Cookie Decorating Resources
Here is a list of resources for you, as your adventure in cookie decorating begins
To roll out my cookie dough, I use a 19″ rolling pin and dough guides like these. I prefer this because I like to roll nice wide sheets of dough. Another alternative would be buying the Joseph and Joseph rolling pin, which has built in guides on the sides of the pin (rolls your dough as far as 16.5″ wide). With either choice, I use the 3/8″ guides for 3/8′ thick dough.
I use simple aluminum, half sheet baking pans. Here is a link to some standard Nordicware pans. You shouldn’t bake directly on the pan, nor should you grease your pan. You need to use nonstick liners of some sort. I have used both silicon baking mats and parchment paper. The benefit of silicone mats is that you don’t need to keep buying them. The benefit of parchment pan liners, is not having to wash the pans as regularly. They are a one time use, disposable pan liner. You can choose from a small pack to a big pack (better overall price but you will need to store 500 pan liners!)
When making your icing, an essential ingredient is meringue powder. It is not available at typical grocery stores. I have used many brands in the past, but the most accessible brand for beginners (that I like the taste of) is Wilton. I have listed a couple of different quantity options depending how often you plan to make royal icing.
When making royal icing, I use a silicone rubber scraper often to scrape the bowl and mix my icing colors. I find the silicone kind wash and ware the best! I also use a simple spray bottle when preparing the different consistencies of icing. You’ll find it’s easy to overdo it when pouring in. A spray bottle adds just a little at a time.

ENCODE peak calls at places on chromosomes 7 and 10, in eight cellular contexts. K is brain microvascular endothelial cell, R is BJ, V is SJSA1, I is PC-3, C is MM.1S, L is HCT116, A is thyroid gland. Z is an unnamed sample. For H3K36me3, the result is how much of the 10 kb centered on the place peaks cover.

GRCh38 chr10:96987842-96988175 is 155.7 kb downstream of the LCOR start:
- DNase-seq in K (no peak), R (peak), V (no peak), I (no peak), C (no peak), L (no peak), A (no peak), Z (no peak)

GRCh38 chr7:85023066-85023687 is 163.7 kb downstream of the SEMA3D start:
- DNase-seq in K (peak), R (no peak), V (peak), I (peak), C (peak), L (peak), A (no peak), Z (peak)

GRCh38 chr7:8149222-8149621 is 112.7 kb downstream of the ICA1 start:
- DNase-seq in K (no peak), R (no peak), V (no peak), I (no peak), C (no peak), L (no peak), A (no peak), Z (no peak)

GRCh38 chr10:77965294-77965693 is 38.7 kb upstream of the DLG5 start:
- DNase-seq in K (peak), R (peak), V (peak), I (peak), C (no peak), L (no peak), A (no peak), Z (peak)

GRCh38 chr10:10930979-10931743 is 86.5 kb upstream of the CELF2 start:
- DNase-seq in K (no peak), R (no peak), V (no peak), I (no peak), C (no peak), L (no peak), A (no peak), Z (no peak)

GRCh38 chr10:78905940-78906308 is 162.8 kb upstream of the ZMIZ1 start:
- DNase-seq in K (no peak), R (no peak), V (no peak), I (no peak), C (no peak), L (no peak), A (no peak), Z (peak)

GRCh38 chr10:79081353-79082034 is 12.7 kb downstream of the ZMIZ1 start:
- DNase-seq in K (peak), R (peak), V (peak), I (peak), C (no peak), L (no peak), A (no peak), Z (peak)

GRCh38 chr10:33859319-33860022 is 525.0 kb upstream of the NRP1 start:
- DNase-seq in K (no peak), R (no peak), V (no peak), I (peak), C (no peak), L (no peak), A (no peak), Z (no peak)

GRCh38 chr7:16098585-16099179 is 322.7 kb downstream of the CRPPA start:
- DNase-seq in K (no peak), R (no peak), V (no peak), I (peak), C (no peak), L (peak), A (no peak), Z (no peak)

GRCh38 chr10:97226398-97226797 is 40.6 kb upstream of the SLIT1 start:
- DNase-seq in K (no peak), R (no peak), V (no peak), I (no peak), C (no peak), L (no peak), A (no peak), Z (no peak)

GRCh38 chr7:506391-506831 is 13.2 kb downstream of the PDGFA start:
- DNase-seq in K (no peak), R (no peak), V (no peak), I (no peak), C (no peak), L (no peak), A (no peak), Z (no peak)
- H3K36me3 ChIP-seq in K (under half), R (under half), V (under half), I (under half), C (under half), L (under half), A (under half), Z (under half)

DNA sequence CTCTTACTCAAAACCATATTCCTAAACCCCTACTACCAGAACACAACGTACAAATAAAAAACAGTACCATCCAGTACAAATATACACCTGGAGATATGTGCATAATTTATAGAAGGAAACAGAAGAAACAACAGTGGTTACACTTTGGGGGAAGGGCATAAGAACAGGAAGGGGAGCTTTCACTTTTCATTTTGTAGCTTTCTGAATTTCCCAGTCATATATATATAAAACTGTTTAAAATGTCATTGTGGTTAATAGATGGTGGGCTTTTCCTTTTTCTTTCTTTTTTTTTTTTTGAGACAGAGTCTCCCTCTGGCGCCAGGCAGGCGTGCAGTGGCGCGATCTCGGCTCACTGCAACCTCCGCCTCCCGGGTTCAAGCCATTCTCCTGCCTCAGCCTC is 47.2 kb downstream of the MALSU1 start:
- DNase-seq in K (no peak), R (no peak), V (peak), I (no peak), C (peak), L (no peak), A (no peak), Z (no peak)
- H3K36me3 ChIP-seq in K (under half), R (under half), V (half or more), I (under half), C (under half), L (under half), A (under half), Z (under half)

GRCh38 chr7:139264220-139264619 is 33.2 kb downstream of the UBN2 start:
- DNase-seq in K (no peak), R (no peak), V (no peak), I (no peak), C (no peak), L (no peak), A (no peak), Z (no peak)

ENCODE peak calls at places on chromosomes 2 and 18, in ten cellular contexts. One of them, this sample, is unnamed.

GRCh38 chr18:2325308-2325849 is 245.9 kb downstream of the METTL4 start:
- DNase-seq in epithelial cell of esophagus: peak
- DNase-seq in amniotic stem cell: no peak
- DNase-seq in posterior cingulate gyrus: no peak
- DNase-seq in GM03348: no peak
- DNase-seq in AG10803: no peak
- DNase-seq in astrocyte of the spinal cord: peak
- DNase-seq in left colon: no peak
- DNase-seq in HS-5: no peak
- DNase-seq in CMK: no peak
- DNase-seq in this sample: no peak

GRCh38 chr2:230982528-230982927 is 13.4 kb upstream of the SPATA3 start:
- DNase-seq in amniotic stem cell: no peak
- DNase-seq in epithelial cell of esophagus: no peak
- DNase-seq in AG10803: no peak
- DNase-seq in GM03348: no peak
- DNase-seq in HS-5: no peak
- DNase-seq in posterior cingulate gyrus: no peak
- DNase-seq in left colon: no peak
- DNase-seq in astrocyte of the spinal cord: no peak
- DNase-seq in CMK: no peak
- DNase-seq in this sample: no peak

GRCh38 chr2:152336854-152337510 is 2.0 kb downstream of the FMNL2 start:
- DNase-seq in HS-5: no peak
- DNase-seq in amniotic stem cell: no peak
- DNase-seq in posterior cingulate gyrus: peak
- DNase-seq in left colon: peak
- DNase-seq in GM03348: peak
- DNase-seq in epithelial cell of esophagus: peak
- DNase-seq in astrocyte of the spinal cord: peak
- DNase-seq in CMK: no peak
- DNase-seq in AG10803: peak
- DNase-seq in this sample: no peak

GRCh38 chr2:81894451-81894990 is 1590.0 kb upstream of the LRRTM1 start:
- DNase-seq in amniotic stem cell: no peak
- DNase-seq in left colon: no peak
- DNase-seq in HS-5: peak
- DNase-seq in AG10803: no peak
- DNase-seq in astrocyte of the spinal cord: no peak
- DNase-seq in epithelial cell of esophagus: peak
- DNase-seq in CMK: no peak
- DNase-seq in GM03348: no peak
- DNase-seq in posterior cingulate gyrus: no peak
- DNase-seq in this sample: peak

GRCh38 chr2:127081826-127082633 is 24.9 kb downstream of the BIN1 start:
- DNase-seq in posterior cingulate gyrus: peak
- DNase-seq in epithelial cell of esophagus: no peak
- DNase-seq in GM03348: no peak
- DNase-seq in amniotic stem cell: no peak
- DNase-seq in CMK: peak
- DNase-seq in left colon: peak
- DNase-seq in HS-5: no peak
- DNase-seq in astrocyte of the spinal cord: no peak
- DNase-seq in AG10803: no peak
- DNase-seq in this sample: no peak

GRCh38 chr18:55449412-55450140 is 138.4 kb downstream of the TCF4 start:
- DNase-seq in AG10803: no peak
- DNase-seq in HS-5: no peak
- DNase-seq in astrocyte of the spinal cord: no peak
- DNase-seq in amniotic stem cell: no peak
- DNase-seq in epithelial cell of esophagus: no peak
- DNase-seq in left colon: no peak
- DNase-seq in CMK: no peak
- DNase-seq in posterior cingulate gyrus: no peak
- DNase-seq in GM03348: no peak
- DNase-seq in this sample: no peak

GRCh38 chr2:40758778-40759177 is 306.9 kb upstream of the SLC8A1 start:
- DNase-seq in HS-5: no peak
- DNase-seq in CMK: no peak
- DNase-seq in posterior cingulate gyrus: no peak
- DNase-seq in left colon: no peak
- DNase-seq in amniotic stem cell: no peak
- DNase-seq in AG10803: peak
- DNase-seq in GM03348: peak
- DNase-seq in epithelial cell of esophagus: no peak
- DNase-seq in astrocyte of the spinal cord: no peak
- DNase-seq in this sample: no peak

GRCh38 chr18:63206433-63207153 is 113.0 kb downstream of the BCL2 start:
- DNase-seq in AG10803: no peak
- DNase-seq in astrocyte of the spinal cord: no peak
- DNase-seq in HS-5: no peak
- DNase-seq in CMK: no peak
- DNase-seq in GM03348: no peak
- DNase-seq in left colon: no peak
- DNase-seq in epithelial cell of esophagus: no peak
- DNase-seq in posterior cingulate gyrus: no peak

My favorite coloring for my icing, hands down, is americolor gels. If you have been using liquid or paste food coloring, you will notice a big difference and improvement when switching to gel food coloring. They offer many different sets of colors, depending on how much you’d like to invest. Colors can be mixed to make other beautiful colors. Just takes patience and a little creativity!
I have been a big fan of both icing in bottles and tipless bags at different times. I currently use ALL TIPLESS BAGS. Here are the pros and cons: The bottles are reusable. I use the smaller ones, (you can use tips on) for my piping consistencies and I use the bigger ones for flooding. Another plus is that they stand on their own and are easier to use, especially for children. The downside is all of the dishes and bottle washing. 🙂 Tipless bags are a bit easier to fill, easier to squeeze and very versatile. You can attach a tip or cut your bag different ways to create different results. The downside to these is that they are a bit messier. When you set your frosting bag down, it can leak a bit on your work surface unless you are very diligent in protecting the tip. Another downside is that you need to keep replacing them, as they are one time use bags. The very best part about them is, NO DISHES!